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I'm working on a project wherein I compare the presence/absence of a number of bird and herptile species between wetlands that have received three different treatments. The populations were surveyed across two different years. So the response variable is a binary categorical variable, and the predictor variables (wetland treatment and year of sampling) are also categorical.

The situation gets a bit more complicated in that different sampling schedules were used between the two years, resulting in different sample sizes between the two years. I'm looking at modeling animal presence/absence using the glm() function in R, but I'm not sure if there might be a more appropriate approach?

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You can use the binomial GLM, as it provides the freedom to model different sample sizes, $m_i$. So, you can use glm() function as follows:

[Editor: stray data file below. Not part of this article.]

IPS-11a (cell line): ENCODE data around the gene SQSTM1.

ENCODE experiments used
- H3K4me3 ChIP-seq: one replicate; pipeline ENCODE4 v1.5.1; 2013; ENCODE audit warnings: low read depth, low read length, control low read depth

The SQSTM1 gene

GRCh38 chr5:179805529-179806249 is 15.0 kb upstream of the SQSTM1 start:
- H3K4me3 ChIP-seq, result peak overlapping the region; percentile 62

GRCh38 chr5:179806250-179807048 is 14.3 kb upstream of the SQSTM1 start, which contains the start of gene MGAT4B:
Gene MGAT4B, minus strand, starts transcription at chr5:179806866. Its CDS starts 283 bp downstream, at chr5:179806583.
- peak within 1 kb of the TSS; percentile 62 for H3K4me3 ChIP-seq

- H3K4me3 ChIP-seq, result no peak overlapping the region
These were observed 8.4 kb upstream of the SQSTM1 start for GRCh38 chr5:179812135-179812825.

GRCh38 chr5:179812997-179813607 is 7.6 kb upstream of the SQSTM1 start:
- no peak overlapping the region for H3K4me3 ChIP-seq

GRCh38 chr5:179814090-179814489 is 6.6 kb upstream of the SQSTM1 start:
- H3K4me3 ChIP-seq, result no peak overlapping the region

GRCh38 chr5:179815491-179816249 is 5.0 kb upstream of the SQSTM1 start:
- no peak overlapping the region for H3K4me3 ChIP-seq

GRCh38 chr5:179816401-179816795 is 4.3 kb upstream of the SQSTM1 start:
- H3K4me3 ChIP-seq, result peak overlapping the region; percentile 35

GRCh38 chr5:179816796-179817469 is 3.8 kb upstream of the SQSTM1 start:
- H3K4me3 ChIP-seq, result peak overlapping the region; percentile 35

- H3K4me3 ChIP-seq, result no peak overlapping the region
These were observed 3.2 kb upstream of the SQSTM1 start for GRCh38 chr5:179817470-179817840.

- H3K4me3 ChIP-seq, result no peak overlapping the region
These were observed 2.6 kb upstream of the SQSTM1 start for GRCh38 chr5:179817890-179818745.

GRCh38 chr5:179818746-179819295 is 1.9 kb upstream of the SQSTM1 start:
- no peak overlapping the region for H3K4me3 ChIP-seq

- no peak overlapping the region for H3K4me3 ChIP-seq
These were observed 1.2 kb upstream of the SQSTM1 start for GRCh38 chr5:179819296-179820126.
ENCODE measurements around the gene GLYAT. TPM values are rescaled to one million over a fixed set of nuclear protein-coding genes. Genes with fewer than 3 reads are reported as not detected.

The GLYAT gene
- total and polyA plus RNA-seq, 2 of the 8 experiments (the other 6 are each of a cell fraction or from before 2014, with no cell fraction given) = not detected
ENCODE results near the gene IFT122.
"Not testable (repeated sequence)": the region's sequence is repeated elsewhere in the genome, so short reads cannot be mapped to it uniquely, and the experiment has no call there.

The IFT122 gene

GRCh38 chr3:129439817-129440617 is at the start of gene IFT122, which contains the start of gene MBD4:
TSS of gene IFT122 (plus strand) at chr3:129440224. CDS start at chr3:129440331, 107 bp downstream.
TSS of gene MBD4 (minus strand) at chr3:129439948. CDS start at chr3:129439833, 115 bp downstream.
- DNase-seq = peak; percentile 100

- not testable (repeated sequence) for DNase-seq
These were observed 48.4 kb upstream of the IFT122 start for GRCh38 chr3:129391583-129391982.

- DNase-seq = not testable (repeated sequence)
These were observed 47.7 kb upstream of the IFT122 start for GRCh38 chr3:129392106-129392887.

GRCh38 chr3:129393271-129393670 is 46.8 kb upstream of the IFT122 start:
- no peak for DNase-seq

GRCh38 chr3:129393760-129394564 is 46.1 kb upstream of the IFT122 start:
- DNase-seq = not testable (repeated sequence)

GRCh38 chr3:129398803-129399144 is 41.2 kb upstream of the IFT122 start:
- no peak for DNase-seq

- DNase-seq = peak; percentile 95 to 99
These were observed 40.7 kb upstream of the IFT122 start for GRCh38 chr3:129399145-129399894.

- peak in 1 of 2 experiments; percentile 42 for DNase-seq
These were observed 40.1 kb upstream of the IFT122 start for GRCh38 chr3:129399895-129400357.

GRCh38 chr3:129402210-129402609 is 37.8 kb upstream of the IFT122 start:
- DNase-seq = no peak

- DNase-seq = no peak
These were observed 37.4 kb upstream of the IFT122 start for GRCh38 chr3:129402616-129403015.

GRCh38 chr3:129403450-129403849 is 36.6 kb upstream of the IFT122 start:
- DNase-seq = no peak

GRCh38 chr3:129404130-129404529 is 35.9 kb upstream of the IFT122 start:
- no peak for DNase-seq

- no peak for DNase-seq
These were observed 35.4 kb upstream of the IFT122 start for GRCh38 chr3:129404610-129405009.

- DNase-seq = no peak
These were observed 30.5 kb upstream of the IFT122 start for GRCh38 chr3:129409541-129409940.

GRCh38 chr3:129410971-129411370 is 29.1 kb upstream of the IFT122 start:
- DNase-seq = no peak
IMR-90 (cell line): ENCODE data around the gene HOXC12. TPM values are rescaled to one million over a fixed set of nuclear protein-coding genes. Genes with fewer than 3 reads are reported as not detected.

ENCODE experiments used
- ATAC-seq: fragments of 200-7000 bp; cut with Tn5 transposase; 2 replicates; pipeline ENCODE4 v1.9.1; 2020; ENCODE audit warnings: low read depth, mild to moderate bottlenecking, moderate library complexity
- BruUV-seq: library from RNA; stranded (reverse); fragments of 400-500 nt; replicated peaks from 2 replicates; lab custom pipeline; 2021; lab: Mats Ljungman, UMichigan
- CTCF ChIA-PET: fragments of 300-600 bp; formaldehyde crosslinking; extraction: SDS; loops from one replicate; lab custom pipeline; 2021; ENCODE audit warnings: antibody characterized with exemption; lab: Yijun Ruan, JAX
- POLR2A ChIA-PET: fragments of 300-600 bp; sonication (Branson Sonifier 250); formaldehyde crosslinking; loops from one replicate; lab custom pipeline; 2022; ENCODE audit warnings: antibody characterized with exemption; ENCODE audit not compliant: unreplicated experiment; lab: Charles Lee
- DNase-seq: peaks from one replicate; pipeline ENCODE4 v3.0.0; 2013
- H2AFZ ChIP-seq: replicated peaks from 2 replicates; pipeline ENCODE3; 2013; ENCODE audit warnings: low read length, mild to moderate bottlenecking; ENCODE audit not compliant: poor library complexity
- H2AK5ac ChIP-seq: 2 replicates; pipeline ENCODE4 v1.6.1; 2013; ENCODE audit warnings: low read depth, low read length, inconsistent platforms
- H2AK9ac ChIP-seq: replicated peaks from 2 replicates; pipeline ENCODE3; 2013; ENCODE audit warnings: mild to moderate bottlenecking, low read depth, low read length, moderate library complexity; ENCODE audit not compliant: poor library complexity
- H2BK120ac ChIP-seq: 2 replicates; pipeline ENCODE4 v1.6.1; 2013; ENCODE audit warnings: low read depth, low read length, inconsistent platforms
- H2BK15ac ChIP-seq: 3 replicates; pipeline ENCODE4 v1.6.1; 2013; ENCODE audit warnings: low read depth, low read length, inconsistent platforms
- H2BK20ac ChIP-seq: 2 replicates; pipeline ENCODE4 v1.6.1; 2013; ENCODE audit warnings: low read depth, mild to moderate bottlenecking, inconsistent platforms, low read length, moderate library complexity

glm(cbind(presence, absence) ~ 1 + treatment + year, family=binomial)

where "presence" and "absence" show the number of present or absent cases.

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I highly recommend you the R book, chapters 15 till 17. If you have just categorical variables and no continuous ones, Crawley' R Book suggests to make a contingency table or to convert your binary data in proportion data and analyze it then. I had the same problem (binary count data and just categorical explanatory variables) and made a binomial GLM and later a GLM with proportion data of counts. Both worked fine, outcome was the same.

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    $\begingroup$ This is fine, but just so you know, if you analyze your presence/absence data as a chi-squared, you will be using a score test, whereas the tests that come by default w/ a logistic regression are Wald tests. For more see here. $\endgroup$ Apr 17, 2015 at 9:04

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